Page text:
Wednesday, 2 January 2013

Cher - 3614 Jackson Highway (1969)

Hit the Freeway...

Now here's a turn for the books, a Cher album that was warmly received by the critics. Sonny is put in the corner (although he was nowhere near the front on Backstage either). After a commercial dry patch, the idea was to move her image along to match the contemporary taste for social commentary (you know, like wars and stuff). This album turns me into a complete fool for Cher, and often I recommend it as a jumping off point for her 60s CV.  Because she was dropped by Imperial, she is given a 1 album deal with Atco and the direction is relatively bold. Strutting off to Alabama, she is in the hands of the same players and producers who crafted Dusty In Memphis, so obviously the odds were more stacked against her than Chaz having a go on a urinal whilst drunk. There is no question: there is a real aura to this album, the music is a sheer joy to listen to that it's almost 'a crying shame' that it's Cher singing (I should really point out that there's only one song where I truly think this as she turns out a string of beguiling vocal performances here), and, as on its predecessor, she is an expert interpreter of songs both obvious and baffling, whether giving them one of her face-lift treatments or not.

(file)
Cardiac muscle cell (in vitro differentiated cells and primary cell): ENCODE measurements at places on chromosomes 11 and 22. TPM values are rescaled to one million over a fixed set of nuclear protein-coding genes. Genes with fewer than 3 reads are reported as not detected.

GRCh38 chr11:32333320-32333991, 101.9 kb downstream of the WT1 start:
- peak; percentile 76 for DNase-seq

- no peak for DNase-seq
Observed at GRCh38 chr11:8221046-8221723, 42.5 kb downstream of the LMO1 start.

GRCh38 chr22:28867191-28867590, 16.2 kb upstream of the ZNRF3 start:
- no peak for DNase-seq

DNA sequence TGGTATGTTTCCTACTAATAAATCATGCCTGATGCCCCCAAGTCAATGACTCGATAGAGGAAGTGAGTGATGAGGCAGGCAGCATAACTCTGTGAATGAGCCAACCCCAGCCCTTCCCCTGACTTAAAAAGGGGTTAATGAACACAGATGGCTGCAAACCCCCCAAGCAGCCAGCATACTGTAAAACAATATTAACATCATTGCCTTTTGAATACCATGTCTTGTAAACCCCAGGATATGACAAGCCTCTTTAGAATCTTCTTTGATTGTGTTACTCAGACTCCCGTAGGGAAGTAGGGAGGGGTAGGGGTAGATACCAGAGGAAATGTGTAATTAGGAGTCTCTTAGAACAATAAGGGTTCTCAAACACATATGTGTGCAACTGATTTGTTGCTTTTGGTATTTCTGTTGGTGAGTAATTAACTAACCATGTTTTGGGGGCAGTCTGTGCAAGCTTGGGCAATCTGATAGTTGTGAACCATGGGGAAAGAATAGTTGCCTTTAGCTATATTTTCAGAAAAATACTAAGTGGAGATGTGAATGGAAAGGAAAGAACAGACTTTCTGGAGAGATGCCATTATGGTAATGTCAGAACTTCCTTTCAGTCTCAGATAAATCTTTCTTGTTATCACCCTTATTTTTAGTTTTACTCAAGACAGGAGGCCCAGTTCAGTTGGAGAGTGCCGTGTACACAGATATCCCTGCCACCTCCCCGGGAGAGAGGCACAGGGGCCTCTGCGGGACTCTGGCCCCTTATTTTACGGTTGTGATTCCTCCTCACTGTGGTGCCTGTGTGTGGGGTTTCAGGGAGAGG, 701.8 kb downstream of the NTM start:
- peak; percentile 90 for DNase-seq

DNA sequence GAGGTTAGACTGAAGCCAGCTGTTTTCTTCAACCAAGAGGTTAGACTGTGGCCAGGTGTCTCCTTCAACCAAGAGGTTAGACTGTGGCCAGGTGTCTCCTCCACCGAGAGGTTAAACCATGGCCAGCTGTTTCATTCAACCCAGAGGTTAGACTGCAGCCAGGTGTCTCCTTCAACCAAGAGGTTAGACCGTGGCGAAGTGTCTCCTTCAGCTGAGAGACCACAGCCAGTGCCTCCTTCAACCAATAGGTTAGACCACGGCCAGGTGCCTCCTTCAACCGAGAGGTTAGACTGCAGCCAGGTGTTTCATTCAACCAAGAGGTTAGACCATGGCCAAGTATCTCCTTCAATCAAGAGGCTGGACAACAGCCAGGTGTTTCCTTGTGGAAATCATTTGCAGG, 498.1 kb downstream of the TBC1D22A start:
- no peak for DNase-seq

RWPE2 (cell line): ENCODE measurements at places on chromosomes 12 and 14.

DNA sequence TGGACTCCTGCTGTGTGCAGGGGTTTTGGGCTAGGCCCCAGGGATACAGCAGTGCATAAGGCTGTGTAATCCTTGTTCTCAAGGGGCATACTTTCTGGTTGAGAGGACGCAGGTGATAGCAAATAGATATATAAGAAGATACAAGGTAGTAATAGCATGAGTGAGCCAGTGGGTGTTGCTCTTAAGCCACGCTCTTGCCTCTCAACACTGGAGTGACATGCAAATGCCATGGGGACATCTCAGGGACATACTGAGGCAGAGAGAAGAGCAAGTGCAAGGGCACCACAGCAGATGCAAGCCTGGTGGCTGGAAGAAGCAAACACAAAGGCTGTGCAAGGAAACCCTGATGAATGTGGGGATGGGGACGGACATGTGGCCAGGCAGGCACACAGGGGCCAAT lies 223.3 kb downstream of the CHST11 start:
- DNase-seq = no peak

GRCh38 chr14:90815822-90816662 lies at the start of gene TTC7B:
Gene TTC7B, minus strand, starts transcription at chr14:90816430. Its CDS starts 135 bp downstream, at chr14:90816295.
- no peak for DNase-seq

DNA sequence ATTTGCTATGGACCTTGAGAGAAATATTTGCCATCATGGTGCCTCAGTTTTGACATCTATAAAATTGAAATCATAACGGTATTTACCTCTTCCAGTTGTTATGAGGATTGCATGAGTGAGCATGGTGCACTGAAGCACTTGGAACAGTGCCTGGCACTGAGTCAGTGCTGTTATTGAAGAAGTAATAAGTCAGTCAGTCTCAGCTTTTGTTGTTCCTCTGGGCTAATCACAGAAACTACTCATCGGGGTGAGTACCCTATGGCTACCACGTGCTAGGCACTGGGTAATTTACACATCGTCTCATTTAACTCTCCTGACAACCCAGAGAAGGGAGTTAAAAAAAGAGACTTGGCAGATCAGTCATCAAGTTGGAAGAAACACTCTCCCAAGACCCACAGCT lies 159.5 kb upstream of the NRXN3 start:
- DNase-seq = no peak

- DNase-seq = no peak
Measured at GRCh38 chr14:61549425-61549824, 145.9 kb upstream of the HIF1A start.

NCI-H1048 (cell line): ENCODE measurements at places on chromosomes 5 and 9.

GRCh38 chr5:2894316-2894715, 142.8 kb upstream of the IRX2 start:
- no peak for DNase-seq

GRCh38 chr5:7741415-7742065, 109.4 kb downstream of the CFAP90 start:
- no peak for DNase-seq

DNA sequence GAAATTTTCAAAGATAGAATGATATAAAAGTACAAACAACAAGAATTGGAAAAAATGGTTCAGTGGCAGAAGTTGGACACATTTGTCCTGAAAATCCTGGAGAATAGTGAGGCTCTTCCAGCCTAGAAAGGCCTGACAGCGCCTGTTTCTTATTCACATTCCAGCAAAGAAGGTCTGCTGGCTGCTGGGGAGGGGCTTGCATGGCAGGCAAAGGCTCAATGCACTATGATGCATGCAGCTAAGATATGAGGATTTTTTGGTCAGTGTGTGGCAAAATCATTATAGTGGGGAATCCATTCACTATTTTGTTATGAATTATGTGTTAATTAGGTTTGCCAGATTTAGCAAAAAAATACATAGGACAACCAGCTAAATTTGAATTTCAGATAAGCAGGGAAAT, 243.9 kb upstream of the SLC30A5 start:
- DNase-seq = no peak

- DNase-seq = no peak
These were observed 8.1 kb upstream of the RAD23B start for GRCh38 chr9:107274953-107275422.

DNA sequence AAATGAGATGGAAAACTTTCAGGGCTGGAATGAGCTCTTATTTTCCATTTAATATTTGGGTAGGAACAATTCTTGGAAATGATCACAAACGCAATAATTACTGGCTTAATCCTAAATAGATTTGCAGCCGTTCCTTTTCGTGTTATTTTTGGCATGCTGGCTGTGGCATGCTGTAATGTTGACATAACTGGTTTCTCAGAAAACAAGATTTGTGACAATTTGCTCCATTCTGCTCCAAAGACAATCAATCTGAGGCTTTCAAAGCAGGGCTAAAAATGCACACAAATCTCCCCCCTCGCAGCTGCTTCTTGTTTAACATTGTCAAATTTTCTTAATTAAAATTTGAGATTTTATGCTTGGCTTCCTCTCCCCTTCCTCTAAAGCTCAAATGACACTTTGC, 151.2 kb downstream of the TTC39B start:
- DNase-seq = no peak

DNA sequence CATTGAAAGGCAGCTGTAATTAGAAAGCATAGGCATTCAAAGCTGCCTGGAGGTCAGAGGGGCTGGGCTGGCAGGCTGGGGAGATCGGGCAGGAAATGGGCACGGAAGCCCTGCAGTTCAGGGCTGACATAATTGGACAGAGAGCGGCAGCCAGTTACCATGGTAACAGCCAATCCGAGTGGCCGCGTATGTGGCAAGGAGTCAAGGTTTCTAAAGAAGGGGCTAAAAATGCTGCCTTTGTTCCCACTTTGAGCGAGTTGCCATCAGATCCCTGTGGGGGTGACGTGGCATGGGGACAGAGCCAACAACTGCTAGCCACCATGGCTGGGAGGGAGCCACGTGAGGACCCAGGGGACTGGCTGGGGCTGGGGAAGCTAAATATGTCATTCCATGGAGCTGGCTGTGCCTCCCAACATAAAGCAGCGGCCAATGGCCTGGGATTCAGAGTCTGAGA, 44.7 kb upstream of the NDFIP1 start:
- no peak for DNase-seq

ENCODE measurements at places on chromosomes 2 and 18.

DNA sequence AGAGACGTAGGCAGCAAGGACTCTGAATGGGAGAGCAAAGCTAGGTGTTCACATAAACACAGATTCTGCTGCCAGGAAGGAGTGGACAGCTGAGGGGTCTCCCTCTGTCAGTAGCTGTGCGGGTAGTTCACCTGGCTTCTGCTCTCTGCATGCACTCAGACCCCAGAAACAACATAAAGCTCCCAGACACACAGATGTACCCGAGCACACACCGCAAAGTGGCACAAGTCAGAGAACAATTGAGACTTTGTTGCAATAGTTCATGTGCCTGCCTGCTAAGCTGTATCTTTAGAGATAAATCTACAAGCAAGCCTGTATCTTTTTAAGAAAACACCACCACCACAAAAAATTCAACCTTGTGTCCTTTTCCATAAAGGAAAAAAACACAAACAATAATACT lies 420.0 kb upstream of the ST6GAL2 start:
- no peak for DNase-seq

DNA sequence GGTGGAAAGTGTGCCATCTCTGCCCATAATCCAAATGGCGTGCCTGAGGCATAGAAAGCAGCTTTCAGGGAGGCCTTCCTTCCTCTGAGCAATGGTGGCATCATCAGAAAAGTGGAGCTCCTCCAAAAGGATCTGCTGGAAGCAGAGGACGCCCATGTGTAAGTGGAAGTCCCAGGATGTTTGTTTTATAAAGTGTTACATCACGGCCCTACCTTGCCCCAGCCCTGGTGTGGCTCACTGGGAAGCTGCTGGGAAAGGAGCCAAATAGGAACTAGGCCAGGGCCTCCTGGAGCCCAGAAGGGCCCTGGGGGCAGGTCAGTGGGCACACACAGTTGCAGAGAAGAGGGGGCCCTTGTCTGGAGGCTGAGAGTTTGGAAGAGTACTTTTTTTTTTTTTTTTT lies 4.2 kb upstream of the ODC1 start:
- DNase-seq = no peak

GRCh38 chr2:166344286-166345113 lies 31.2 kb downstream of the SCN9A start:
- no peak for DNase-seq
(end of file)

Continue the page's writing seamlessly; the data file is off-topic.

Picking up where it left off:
For What It's Worth unleashes a relative burst of energy. Cher's so deadpan it almost sounds as if she's mocking the actual song she's singing. It doesn't work as a single to launch the album, but I always enjoy listening to it given how iconic the song is.

Living up to its name, (Just Enough To Keep Me) Hanging On is an essential play. The soft and velvety arrangements and sympathetic backing vocals are divine, giving it a contemplative air. Cher herself is singing all over the joint, stylistically speaking, but she gets the delivery of the chorus just-enough perfect. The fade out leaves me wanting more.

(Sittin' On) The Dock of The Bay has a bluesy decadent vibe. Sometimes Cher's covers are guilty of being a peg or two underneathe the originals. She is in no danger of replacing the original, but the broody pace is the perfect setting for that haunting drawl to languish in. A real mood piece. 

First of three Dylan numbers, Tonight I'll Be Staying Here With You isn't one of those reckless taxi-rank decisions we've all made, but a slow-moving jam that makes best use of the Muscle Shoals session players. Cher doesn't command it in a particularly special manner, but it's hardly a chore to get through.

And another, I Threw It All Away works better for me. Cher's hollering heartbreak, with an admission that she was cruel, is plenty music to my ears. 

Grinding blues, country and a fragment of gospel together, I Walk On Gilded Splinters is a psychedelic fusion of bluesy angst that's murky and mysterious in an Alabama 3 voodoo-conjuring way. I could imagine someone like Moby sampling the chorus with its stark and striking synthesis of sounds.